These Eurasian wildflowers were first cultivated as early as the 11th century in Constantinople.

Since the first “tulip mania” in the 17th century, when wealthy merchants paid eye-watering prices in exchange for prize bulbs, tulips have been associated with the Netherlands. Keukenhof is up there as one of my unforgettable, favourite gardens, in a lifetime of garden visiting in Italy, France, Germany, and America. No more than eight years old, I remember being so excited. The glorious flower borders were as thrilling as the most spectacular firework display, ablaze with armies of vivid tulips under stately beech trees dressed in tender spring green.

I was desperate to borrow my sister’s ‘Box Brownie’ camera to capture close-ups of cheerful, shiny cups. That first magic of flower portraiture has never left me.

During the pandemic, TV viewers started sending in short video clips of their gardens to Monty Don to feature on Gardeners’ World. One young lady demonstrated an easy, time and effort-saving idea that floated my boat.

Come November, when planting out her tulip bulbs, instead of casting around for spaces in the borders and for an array of different-sized pots, she simply spread a layer of compost in a wheelbarrow. Moments later she had quickly positioned loads of bulbs randomly a few inches apart, like chubby candles on a birthday cake. She then quickly piled another thicker layer of compost on top, followed by a gravel mulch to deter greedy squirrels, and, lastly, gave the buried bulbs a healthy dose of water. Job done.

Most professional gardeners discard hybrid tulip bulbs once their spring display is over because they usually lose their vigour when planted in containers. I usually plant them in among orchard grass for another year at least.

This new idea stirred me to give a redundant, old, and sufficiently deep enough, builder’s wheelbarrow a quick lick of paint, before planting it full of last year’s pot bulbs. I left the barrow in a sheltered corner, partly under the eaves at the back of the house.

spring, as green shoots began to emerge. It was easy to wheel the barrow into an open, more prominent position to show off.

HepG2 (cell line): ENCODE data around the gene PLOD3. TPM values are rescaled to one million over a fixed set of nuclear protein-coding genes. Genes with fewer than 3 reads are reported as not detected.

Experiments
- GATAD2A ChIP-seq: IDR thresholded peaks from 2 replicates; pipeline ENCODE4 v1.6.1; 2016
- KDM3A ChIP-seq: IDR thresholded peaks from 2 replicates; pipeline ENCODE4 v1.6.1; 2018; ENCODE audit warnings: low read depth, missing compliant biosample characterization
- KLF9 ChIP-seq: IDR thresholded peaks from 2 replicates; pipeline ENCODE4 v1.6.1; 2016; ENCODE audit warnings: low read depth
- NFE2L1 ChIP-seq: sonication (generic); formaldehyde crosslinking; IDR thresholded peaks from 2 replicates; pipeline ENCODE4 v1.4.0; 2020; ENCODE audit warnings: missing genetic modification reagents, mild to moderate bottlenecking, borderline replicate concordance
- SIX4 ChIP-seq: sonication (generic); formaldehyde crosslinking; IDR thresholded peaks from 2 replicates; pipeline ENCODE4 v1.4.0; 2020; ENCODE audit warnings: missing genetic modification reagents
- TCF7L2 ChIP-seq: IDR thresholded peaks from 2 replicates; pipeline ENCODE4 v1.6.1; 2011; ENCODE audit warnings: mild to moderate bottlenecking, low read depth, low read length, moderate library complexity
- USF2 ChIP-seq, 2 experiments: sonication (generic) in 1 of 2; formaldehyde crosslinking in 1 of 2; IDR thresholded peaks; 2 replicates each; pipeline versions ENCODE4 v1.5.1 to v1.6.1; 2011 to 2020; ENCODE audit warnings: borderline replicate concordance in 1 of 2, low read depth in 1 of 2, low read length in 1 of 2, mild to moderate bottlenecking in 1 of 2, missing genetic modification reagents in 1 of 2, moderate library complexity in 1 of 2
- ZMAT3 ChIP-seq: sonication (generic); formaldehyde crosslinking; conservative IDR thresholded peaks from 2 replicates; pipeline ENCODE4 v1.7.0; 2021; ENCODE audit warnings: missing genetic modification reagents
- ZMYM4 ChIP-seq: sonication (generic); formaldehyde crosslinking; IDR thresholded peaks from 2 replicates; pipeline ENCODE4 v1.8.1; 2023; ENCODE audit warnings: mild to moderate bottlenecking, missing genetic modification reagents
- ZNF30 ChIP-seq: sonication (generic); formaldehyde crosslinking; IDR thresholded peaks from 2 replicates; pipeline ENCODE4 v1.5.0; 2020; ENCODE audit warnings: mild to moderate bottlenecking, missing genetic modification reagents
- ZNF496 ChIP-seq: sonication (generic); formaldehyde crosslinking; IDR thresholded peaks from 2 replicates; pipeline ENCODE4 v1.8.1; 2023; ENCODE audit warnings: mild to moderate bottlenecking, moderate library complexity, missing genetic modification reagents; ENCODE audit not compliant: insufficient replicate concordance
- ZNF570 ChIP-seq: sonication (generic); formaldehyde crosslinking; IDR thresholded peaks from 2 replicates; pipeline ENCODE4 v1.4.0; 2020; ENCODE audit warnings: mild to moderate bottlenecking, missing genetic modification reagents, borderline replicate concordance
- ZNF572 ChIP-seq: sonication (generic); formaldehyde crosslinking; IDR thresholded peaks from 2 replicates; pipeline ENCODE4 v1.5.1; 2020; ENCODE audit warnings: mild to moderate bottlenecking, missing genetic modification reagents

I imagined a fantastic show of blooms, lasting for weeks. Life never goes exactly to plan. I soon discovered that, yes, the tulips were mixed, but all, without exception, displayed shades of deep plum and maroon – definitely not the rainbow, sugar-coated ‘Smartie’ colours I had envisioned. Tulip ‘Slawa’, a recent hybrid strain from the popular ‘Gavota’, stood out, an attractive warm purple with unusual copper-coloured edges.

Undeterred, I positioned the barrow in full sun next to a bed bursting with bluebells, borage and forget-me-nots. Here, among various, predominantly blue shades, a couple of contrasting, flaming orange and yellow Triumph tulips have been flowering since long before we arrived 22 years ago.

I achieved my long-anticipated ‘Smartie effect’ after all! This proved an inspiration for a painting. Of all my impressionist attempts with acrylics this year, this was the one that my daughter pinched to brighten her walls. It would seem tulip fervour has filtered down to the next generation!

The old wheelbarrow then spent the summer months loaded with coral geraniums and Mexican daisies, Erigeron karvinskianus, basking in the record breaking summer heat.

In the coming weeks, determined to jumble the colours this time, I shall be planting a stripey Tulip ‘Curiosity’, the excellent lily-flowered classic, ‘Ballerina’ and a sprinkling of my all-time favourite fluted tulip, ‘Lasting Love’, to complete the picture.

Its elegance and happy-making red will be a reminder of those special family and friends we have lost, but will always remember.

Hope to see you at the Spalding Flower Parade!